Athletics[edit]

Main article: Regis Rangers
A distant view of the athletic fields, Field House, and Main Hall.

Regis University is in the Rocky Mountain Athletic Conference along with Adams State, Black Hills State, Chadron State, Colorado Christian, Colorado Mines, CSU-Pueblo, Fort Lewis, Colorado Mesa, Metro State, New Mexico Highlands, South Dakota Mines, UC-Colorado Springs, Western New Mexico, and Western State Colorado. The university offers women's lacrosse, men and women's soccer, baseball, softball, men and women's basketball, volleyball, men and women's cross country, men and women's golf, and forensics.[citation needed]

Capital improvement campaign[edit]

Rowan Gillespie's Ripples of Ulysses at the Coors Life Directions Centre.
DeSmet Hall.
Carroll Hall from the garden to the north.

In the fall of 2007, Regis completed a landmark five-year, US$82.7 million capital campaign billed as "The Campaign for Regis University, Writing the Next Chapter."[29] The school long owned more property than was used for educational purposes at the Lowell campus; this was incorporated into the main campus as sports fields, a new parking lot, and a new chapel. A Main Hall reopened its top floors for the first time in decades.[citation needed] The Science Building, Carroll Hall and St. Peter Claver Hall (formerly the Adult Learning Center) were also renovated.[citation needed] In 2012 Regis University opened the new four-story building Clarke Hall, which houses the College for Professional Studies.[30]

Notable alumni[edit]

Institute on the Common Good[edit]

Founded in 1997, by Father Michael J. Sheeran, S.J., the Institute on the Common Good at Regis University says: "...[it] serves the community...by providing a safe and effective space for community dialogue, communal discernment, and public deliberation...All [these concepts] reflect the Roman Catholic and Jesuit heritage of Regis University and the Institute."[42]

References[edit]

  1. ^ a b c d Regis News: Quick Facts
  2. ^ "Regis University Sports". 
  3. ^ Regis University: About Regis
  4. ^ Association of Jesuit Colleges and Universities: List of Member Institutions
  5. ^ Regis University: Schools/Colleges
  6. ^ "Regis University Accreditation". Retrieved 13 December 2012.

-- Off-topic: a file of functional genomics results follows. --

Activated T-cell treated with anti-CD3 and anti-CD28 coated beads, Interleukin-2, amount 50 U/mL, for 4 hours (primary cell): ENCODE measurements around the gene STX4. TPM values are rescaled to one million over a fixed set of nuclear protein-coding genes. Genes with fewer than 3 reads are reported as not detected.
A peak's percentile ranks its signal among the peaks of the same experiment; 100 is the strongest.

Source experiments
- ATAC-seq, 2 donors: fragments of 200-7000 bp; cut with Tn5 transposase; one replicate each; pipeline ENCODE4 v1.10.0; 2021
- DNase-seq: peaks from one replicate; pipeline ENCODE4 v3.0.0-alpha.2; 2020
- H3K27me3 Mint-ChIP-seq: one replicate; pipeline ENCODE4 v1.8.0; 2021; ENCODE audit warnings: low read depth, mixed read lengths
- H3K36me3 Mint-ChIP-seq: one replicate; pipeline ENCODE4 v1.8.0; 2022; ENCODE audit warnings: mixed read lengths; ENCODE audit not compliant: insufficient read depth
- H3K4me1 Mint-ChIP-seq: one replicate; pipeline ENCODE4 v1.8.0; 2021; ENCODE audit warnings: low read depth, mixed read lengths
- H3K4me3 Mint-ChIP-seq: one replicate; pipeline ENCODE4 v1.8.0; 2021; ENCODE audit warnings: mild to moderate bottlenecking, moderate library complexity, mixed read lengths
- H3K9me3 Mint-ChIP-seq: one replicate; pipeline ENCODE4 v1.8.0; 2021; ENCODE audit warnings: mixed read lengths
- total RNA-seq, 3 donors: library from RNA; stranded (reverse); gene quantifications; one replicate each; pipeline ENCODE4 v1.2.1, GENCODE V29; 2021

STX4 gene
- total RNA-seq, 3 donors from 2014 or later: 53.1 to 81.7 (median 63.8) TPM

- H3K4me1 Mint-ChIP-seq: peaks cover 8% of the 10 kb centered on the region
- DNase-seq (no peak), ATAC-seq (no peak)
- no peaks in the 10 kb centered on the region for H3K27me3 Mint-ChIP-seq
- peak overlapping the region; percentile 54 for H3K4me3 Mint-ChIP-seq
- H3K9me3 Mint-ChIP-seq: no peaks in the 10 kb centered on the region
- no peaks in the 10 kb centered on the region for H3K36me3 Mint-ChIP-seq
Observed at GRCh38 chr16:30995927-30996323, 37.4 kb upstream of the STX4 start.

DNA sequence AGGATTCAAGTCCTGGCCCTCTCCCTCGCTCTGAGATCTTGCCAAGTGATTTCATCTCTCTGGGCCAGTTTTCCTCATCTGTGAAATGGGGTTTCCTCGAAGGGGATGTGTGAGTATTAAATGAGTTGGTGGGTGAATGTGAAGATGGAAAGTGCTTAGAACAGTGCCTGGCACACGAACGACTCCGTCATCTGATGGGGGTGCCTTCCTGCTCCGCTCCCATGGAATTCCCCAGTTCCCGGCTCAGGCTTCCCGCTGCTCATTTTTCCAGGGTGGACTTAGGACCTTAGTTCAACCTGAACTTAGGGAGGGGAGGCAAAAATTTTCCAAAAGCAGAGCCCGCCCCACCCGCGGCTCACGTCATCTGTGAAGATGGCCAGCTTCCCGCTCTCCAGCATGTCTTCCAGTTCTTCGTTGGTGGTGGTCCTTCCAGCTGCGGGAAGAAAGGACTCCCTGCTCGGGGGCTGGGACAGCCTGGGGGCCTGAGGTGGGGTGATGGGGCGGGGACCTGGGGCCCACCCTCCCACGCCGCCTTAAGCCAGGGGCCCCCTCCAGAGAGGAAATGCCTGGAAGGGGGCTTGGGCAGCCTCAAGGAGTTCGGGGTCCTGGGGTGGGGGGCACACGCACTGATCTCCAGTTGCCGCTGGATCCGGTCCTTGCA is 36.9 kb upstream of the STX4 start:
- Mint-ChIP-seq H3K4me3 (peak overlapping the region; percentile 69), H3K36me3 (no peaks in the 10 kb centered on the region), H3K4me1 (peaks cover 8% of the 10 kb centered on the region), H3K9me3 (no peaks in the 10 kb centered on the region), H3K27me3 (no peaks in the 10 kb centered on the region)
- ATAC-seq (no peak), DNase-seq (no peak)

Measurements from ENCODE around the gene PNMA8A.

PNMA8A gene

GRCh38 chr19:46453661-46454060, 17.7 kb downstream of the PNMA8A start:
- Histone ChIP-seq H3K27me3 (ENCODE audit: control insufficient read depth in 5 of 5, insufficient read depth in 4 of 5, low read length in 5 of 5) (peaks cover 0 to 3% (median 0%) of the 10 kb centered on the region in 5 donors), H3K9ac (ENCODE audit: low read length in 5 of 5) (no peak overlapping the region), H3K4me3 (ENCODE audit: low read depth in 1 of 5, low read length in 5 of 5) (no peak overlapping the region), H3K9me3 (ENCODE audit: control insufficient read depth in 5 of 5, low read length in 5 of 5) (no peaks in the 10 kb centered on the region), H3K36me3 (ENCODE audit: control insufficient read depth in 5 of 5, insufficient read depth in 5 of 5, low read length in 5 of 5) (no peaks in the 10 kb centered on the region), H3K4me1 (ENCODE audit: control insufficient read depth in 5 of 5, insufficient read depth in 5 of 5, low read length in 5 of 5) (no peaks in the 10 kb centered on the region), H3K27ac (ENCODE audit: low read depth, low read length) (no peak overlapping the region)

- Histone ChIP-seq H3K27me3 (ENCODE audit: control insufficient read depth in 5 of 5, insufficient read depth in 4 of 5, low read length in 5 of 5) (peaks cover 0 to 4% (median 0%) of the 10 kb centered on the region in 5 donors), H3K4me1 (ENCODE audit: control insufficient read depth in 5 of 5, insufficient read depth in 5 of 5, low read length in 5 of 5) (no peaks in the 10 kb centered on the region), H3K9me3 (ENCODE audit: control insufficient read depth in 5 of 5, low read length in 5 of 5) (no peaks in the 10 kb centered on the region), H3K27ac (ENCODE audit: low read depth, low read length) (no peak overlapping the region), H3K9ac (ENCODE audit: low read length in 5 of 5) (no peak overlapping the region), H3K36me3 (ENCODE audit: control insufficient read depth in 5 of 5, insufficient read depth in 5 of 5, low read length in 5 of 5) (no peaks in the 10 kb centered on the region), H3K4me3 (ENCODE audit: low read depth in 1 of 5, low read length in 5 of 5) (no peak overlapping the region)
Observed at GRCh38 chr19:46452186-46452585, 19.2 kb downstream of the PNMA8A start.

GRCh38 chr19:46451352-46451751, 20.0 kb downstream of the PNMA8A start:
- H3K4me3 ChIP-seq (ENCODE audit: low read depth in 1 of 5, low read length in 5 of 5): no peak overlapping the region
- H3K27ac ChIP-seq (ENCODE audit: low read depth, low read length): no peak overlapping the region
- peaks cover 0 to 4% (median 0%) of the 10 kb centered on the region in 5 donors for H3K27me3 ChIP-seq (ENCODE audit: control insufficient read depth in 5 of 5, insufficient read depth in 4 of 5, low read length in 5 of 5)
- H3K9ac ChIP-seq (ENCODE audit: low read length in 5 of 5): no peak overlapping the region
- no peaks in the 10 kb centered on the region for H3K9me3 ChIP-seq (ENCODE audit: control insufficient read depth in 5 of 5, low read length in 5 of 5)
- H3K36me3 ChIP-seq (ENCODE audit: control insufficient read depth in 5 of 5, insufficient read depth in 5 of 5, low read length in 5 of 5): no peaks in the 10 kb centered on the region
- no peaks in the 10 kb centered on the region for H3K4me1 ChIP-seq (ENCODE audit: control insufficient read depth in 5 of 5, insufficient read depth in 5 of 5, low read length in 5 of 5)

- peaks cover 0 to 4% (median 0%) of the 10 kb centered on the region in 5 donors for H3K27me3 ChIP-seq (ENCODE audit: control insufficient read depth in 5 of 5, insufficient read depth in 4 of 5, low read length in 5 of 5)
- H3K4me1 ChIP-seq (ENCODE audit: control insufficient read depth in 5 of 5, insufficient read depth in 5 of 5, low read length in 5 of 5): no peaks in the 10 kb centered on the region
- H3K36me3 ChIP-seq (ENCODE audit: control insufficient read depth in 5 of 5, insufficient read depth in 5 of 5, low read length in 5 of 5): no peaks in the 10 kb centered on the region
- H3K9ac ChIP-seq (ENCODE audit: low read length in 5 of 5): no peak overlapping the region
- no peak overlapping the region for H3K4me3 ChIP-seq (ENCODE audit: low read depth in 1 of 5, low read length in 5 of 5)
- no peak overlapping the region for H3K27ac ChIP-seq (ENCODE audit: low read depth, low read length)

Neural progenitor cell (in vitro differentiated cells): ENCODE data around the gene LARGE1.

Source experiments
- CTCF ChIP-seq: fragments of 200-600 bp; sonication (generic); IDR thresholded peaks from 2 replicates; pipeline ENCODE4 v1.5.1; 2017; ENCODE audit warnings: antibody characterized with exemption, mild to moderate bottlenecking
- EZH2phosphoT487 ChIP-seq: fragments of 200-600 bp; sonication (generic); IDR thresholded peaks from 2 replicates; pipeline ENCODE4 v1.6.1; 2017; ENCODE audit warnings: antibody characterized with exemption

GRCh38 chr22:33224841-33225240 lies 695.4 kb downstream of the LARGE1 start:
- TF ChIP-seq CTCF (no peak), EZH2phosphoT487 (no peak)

7. ^ http://www.regis.edu/CPS/Admissions/Applying-to-College-for-Professional%20Studies/International-Applicants/FAQs.aspx#.UaDnt8rPHIU.  Missing or empty |title= (help)
  8. ^ http://colleges.usnews.rankingsandreviews.com/best-colleges/search?name=Regis+University&enrollment-min=0&enrollment-max=14000&tuition-min=5000&tuition-max=50000&acceptance-min=10&acceptance-max=90&spp=25&page=1&sort=r_c_accept_rate&sortdir=desc.  Missing or empty |title= (help)
  9. ^ a b CollegeProfiles.com: Regis University
  10. ^ Archdiocese of Denver: Remembering Father Woody
  11. ^ "America's Best Colleges 2008: Regis University: At a glance". usnews.rankingsandreviews.com. 
  12. ^ academic.regis.edu
  13. ^ regishighlander.com
  14. ^ regisrangers.com
  15. ^ regisrangers.com
  16. ^ portal.iteso.mx
  17. ^ regis.edu
  18. ^ regis.edu
  19. ^ regis.edu
  20. ^ The Henry Luce Foundation: Directory of CBL Professors
  21. ^ Rocky Mountain Athletic Conference: Hall of Fame Profile for Lonnie Porter
  22. ^ Ecological History of Lowell Campus
  23. ^ regis.edu
  24. ^ About Regis: Loretto Heights College Timeline
  25. ^ U.S. News & World Report: Best Schools for Nursing
  26. ^ regis.edu
  27. ^ cps.regis.edu
  28. ^ http://www.militaryfriendlyschools.com/search/profile.aspx?id=451202&year=2012
  29. ^ The Council of Independent Colleges: Independent Online Newsletter (Fall '07)
  30. ^ http://www.northdenvertribune.com/2012/09/celebrating-regis-growth/.  Missing or empty |title= (help)
  31. ^ a b c d e f g h i j k l m n o [1]
  32. ^ Regis Office of Alumni and Parent Relations: Service Learning and Journalism Unite
  33. ^ hss.energy.gov
  34. ^ The Heritage Foundation, Biography: Edwin J. Feulner
  35. ^ pro-football-reference.com
  36. ^ National Application Center. "Regis University". 
  37. ^ http://www.colorado.gov/dpa/doit/archives/govs/mcnich.html
  38. ^ "Founder of the Jesuit Volunteer Corps movement dies". Catholic Sentinel. 2012-10-02. Retrieved 2012-10-11. 
  39. ^ denverpost.com
  40. ^ [2]
  41. ^ "Representative Summers". Project Vote Smart. Retrieved 2008-01-27. 
  42. ^ Institute on the Common Good web site (icgregis.org). Retrieved from http://www.icgregis.org/.

External links[edit]